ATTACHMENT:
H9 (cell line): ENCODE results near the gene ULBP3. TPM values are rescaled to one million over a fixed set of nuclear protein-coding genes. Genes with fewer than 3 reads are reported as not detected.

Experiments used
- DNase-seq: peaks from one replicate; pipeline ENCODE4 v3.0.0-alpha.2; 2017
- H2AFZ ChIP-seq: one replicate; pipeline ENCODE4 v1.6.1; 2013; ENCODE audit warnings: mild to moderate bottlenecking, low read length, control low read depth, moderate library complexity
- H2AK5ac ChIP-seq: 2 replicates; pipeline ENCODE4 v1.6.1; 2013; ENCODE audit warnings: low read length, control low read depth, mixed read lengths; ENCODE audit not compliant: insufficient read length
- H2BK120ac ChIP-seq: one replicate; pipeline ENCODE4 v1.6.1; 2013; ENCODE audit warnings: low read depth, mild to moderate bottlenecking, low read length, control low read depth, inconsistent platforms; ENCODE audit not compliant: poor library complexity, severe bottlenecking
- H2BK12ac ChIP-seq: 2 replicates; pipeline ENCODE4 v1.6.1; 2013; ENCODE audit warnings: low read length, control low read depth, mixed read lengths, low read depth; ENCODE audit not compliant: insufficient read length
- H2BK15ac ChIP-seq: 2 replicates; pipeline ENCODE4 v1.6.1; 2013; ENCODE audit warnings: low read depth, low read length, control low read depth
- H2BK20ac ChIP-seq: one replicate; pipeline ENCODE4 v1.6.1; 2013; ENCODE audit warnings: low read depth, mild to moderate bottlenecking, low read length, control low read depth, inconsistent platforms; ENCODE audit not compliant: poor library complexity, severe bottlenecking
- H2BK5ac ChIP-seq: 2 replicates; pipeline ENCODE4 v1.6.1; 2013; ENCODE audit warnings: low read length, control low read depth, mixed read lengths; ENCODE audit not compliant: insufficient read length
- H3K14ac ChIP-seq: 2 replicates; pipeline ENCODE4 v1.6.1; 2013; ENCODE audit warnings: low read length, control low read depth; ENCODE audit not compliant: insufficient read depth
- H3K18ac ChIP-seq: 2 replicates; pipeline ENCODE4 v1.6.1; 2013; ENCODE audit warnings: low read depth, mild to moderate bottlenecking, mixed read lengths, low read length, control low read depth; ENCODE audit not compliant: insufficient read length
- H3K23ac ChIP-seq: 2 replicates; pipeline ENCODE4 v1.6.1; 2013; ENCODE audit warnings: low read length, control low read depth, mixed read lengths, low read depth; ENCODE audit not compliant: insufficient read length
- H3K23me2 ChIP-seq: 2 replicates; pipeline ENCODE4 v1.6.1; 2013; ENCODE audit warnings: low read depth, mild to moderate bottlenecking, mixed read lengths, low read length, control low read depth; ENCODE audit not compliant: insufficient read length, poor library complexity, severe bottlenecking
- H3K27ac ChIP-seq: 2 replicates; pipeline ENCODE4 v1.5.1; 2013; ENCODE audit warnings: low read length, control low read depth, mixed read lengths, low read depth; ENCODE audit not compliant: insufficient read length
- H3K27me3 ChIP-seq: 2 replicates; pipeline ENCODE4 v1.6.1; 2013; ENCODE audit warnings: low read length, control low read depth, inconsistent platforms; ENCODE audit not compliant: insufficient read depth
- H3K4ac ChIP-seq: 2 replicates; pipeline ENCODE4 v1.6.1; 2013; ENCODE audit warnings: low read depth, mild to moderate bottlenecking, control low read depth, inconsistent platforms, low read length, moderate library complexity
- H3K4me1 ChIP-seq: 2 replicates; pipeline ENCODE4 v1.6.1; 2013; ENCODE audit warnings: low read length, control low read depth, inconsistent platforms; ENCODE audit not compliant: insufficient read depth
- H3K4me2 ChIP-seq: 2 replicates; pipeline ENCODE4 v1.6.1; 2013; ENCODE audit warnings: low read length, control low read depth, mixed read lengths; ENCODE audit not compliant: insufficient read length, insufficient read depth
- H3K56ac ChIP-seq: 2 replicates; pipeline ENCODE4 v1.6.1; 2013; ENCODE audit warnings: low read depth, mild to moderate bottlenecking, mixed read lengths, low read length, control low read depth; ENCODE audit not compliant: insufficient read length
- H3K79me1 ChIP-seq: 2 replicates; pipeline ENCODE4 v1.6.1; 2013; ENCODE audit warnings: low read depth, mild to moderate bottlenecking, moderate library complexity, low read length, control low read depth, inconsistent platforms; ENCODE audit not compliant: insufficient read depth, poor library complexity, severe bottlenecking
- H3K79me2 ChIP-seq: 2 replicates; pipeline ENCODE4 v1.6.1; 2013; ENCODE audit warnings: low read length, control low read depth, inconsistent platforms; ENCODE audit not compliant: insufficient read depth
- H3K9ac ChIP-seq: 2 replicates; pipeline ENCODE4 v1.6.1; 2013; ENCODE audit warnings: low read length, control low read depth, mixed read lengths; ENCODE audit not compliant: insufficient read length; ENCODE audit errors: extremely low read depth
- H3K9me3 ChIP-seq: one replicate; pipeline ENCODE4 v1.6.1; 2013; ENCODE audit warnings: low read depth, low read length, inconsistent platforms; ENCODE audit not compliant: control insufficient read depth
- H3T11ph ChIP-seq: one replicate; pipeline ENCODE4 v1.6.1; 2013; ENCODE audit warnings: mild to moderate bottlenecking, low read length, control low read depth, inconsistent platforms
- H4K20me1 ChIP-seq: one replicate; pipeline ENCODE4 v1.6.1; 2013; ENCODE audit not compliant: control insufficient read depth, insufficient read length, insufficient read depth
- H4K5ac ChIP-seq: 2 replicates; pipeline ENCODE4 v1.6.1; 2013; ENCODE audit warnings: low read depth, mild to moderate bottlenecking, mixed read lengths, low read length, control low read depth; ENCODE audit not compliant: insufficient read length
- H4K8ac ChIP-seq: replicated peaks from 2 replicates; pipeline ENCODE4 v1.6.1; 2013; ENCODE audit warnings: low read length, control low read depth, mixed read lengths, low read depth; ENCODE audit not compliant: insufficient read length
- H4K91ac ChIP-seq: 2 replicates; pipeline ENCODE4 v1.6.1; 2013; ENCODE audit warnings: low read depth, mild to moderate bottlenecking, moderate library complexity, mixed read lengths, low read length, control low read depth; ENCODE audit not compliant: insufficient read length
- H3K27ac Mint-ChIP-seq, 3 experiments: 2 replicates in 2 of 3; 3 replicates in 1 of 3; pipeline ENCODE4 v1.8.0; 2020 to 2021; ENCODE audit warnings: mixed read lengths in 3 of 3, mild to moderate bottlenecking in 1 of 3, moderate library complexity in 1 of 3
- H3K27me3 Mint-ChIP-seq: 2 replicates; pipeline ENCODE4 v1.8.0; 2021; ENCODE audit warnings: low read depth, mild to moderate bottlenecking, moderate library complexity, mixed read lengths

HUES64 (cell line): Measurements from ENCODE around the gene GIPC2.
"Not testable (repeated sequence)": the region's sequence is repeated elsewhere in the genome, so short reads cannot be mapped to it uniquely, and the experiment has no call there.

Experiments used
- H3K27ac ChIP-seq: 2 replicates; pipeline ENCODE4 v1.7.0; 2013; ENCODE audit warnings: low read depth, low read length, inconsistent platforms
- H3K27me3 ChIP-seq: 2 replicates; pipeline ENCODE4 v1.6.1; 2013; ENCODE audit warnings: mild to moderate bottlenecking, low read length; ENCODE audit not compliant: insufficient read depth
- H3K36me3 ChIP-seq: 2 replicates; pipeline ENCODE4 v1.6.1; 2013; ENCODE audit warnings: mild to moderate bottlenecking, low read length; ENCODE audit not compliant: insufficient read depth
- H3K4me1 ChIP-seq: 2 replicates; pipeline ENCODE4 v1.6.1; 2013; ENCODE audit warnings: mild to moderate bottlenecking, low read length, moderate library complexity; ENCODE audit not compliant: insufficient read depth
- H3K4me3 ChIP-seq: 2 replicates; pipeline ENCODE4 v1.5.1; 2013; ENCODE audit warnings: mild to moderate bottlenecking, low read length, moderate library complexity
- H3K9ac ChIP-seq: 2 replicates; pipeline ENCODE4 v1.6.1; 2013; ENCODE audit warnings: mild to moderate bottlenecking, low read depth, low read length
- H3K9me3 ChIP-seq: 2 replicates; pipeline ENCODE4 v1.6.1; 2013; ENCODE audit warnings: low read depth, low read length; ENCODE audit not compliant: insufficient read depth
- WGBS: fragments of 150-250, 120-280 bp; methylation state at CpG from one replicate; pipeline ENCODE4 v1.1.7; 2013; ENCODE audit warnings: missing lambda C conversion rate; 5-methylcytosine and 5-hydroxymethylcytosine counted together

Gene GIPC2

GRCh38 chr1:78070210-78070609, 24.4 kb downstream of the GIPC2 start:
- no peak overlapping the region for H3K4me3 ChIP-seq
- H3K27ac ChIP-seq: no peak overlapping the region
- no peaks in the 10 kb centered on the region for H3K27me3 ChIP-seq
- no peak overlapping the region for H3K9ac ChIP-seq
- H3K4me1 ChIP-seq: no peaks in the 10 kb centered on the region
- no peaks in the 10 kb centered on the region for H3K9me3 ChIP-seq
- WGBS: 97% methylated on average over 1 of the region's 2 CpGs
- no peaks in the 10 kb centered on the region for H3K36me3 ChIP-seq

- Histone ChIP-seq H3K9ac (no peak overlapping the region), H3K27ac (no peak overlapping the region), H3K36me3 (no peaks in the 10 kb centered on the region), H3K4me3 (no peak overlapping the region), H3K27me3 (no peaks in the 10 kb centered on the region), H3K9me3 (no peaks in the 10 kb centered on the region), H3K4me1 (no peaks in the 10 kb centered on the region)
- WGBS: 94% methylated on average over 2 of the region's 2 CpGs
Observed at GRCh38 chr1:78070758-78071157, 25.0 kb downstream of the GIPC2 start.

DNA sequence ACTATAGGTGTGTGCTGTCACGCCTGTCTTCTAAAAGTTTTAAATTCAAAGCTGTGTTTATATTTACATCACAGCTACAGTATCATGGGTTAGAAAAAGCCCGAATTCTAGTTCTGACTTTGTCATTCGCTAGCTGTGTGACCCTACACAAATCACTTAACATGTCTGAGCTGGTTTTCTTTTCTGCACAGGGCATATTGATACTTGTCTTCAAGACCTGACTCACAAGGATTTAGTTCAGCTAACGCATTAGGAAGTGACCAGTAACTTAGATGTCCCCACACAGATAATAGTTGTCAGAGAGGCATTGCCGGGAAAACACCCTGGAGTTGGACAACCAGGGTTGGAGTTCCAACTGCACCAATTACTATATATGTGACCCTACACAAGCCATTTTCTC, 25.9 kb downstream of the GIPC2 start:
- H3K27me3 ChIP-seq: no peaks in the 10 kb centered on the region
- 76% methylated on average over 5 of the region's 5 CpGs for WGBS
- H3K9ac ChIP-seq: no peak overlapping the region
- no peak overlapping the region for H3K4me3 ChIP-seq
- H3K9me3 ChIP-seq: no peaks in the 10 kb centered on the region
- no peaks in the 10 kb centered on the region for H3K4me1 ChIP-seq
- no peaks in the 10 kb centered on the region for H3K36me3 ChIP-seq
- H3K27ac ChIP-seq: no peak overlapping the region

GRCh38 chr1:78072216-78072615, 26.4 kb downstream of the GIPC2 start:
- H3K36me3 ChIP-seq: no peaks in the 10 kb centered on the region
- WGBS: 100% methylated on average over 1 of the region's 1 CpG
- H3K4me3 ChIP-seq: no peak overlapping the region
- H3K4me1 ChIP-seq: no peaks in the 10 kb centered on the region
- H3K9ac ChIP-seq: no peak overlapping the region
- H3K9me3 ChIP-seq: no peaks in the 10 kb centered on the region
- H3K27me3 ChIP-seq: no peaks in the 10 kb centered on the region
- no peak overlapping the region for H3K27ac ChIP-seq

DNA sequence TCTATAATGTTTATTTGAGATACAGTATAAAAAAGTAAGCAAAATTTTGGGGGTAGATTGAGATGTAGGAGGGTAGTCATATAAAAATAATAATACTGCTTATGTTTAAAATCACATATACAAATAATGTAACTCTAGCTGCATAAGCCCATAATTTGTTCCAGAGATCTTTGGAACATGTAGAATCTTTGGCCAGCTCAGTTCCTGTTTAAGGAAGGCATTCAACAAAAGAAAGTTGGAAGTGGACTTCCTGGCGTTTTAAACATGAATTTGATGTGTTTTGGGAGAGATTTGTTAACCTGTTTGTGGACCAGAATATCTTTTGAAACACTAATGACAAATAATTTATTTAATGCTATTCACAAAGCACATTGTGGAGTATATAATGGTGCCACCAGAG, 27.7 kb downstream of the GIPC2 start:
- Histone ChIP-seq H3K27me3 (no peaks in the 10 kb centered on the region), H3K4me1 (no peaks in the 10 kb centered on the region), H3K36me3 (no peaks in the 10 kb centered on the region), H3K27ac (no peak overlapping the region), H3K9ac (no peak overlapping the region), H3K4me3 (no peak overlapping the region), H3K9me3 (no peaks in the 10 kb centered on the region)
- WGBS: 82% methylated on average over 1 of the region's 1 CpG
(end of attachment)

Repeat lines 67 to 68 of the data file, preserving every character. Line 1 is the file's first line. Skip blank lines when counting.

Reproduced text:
- WGBS: 100% methylated on average over 1 of the region's 1 CpG
- H3K4me3 ChIP-seq: no peak overlapping the region